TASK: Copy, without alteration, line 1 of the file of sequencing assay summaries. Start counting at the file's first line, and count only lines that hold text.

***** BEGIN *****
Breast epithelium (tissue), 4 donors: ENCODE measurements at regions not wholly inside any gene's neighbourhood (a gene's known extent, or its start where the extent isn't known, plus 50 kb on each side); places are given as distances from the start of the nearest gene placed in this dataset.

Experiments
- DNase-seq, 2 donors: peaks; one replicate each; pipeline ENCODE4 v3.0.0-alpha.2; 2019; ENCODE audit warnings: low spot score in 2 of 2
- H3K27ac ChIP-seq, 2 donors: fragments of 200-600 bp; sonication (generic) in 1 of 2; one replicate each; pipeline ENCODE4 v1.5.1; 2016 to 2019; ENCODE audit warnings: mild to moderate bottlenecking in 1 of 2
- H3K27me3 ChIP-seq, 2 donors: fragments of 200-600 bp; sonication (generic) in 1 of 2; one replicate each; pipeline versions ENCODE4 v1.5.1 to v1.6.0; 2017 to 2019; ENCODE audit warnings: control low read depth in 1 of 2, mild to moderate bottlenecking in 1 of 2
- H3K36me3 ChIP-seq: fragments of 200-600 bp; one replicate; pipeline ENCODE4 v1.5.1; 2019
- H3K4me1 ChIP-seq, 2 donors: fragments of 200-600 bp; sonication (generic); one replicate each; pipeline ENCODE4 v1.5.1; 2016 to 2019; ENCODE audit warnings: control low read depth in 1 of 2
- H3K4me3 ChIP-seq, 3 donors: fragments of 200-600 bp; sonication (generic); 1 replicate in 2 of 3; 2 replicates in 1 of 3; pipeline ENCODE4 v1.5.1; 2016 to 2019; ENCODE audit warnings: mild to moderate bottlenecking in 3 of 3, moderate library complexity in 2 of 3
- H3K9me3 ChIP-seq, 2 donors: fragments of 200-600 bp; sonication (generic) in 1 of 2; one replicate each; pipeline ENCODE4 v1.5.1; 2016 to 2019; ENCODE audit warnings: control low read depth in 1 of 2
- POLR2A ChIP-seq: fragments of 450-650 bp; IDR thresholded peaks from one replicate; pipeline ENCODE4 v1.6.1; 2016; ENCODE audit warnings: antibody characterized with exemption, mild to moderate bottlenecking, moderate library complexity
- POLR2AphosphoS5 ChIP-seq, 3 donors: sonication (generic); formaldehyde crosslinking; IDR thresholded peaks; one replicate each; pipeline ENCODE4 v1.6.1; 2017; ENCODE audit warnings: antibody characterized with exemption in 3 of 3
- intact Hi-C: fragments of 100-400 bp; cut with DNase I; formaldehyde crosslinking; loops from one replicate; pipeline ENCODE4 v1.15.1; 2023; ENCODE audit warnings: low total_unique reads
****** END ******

Breast epithelium (tissue), 4 donors: ENCODE measurements at regions not wholly inside any gene's neighbourhood (a gene's known extent, or its start where the extent isn't known, plus 50 kb on each side); places are given as distances from the start of the nearest gene placed in this dataset.